Elizabeth Iraheta was passing the Koch Foods processing plant in Morton, Miss., on Wednesday when she saw immigration officials swarming outside and a helicopter overhead. Big silver buses lined the driveway and agents blocked the entrance gates.
U.S. Immigration and Customs Enforcement officers were sweeping through the workplace and rounding up all undocumented immigrants. By the day’s end, nearly 700 people would be arrested.
Angie’s mother was one of them.
Friends of Angie’s mother brought the 12-year-old girl to the food-processing plant to say goodbye before agents loaded her onto a bus with dozens of other immigrants. Angie is teary-eyed in a video of an encounter with an ICE agent, but also seems confused about what was going to happen next.
“The girl is devastated for her mom,” Iraheta, 49, said. “We still don’t know if she will be released. The girl is in bad shape, very sad. We’re waiting for her mom.”
A 41-year-old Detroit man deported to Iraq in June died Tuesday, according to the American Civil Liberties Union and two people close to the man’s family.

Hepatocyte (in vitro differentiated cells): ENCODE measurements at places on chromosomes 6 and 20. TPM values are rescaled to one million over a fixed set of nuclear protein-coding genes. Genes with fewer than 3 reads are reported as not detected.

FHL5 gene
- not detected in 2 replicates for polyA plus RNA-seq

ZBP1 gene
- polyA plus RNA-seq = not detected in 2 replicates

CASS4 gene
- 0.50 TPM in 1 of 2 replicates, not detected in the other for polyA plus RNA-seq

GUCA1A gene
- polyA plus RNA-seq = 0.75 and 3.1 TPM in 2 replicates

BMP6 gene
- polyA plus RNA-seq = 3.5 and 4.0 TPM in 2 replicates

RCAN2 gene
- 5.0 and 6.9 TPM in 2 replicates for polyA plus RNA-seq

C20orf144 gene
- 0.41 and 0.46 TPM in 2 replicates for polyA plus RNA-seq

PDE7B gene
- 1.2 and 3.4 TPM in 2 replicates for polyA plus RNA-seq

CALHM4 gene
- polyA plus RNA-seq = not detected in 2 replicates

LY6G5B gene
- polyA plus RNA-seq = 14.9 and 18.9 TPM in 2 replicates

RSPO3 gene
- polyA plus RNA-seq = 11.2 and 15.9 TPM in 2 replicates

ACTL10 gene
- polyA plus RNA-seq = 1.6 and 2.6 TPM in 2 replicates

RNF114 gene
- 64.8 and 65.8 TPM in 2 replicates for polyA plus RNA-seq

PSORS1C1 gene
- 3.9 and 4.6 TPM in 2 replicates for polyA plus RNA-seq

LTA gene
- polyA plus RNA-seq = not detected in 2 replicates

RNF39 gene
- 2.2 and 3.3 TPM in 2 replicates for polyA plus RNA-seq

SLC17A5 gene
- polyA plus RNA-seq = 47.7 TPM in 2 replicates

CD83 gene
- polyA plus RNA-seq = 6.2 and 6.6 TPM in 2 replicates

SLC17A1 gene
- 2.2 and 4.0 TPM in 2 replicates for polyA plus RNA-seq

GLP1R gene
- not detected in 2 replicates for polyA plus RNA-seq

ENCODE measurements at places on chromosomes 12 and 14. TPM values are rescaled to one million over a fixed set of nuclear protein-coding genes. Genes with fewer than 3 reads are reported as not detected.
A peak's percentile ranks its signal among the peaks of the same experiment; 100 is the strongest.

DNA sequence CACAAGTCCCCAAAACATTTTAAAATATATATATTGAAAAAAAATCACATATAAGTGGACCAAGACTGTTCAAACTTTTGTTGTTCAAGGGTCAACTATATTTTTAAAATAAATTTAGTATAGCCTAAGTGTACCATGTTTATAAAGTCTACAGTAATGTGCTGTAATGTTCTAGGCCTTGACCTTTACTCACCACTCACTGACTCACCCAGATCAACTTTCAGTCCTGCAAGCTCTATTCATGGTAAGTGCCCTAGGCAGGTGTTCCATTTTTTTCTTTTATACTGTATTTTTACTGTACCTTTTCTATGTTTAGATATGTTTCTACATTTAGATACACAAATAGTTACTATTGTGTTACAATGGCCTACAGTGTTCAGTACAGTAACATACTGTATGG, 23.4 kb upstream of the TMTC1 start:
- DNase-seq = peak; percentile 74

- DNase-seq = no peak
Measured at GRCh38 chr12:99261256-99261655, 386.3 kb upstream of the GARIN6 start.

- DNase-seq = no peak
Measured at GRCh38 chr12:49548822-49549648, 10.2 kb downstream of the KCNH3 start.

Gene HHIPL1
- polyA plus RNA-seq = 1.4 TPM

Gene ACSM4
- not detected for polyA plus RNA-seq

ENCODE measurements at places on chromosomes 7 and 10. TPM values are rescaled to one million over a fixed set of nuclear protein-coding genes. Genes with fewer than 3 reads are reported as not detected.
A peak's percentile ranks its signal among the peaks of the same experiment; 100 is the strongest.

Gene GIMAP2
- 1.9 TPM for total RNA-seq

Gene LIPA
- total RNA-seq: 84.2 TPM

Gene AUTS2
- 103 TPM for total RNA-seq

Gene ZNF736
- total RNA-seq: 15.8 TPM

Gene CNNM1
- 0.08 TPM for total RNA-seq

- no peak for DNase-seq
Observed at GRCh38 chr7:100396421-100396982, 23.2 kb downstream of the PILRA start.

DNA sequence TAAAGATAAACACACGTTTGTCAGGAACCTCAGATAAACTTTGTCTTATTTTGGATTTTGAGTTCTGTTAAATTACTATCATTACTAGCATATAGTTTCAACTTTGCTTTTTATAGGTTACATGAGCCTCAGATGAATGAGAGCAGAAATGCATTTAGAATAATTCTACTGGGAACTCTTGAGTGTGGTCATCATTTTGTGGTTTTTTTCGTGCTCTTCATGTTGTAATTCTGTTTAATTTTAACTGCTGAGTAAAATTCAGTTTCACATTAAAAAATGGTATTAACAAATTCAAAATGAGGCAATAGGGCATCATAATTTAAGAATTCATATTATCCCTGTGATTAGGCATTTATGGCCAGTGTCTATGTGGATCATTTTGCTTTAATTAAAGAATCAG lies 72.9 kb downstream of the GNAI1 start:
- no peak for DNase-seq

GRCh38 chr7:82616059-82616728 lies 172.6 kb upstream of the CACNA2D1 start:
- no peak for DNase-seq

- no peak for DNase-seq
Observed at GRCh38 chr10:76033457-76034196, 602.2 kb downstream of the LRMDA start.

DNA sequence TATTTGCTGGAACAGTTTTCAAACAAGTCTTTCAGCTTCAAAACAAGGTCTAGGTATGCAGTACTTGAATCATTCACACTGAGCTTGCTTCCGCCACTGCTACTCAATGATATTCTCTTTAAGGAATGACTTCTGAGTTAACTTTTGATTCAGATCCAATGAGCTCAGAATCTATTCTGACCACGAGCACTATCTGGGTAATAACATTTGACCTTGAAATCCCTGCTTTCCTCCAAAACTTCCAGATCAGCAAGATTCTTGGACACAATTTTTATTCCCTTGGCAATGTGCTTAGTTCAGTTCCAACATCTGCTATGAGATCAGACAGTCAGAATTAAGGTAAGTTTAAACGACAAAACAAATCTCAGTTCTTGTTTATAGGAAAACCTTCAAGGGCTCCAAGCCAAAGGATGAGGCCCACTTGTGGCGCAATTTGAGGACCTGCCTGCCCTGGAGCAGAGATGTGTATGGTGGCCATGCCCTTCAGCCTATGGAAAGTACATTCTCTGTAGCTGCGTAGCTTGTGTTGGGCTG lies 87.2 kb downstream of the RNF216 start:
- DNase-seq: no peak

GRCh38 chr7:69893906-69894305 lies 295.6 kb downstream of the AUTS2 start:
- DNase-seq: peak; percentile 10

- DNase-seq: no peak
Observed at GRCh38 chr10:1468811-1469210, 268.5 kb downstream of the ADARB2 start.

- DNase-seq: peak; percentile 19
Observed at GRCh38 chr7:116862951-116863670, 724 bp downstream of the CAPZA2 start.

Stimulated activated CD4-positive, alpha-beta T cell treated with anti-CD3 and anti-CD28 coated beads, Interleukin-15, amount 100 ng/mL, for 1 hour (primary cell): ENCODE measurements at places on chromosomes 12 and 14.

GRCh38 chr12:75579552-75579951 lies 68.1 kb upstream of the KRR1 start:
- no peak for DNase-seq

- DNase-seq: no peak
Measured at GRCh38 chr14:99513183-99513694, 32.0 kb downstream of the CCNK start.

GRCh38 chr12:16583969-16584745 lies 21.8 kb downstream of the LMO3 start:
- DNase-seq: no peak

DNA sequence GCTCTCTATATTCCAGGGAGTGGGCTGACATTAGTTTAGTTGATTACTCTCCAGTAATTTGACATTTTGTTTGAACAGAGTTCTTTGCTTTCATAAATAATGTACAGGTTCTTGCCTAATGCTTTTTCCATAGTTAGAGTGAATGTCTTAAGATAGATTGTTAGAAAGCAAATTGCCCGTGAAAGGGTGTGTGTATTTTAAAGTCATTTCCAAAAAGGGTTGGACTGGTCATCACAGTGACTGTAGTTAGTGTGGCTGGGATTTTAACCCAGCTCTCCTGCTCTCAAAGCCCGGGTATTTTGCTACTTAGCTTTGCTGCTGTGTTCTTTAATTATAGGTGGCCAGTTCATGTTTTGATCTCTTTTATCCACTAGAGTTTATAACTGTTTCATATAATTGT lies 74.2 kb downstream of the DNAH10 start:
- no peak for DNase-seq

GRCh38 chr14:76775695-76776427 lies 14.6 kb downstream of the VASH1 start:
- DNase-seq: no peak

The man, Jimmy Aldaoud, spent most of his life in the U.S., but was swept up in President Donald Trump’s intensified immigration enforcement efforts.
Edward Bajoka, an immigration attorney who described himself as close to Aldaoud’s family, wrote on Facebook that the death appeared to be linked to the man’s inability to obtain insulin in Baghdad to treat his diabetes. Aldaoud was an Iraqi national, but he was born in Greece and came to the U.S. as a young child, his family friend said. He had never lived in Iraq and did not speak Arabic, according to Bajoka.
“Rest In Peace Jimmy,” Bajoka wrote. “Your blood is on the hands of ICE and this administration.”
But, hey, if we didn’t have this Ross might face a marginal tax rate increase that could affect his family 25 generations from now or something, so what are you gonna do.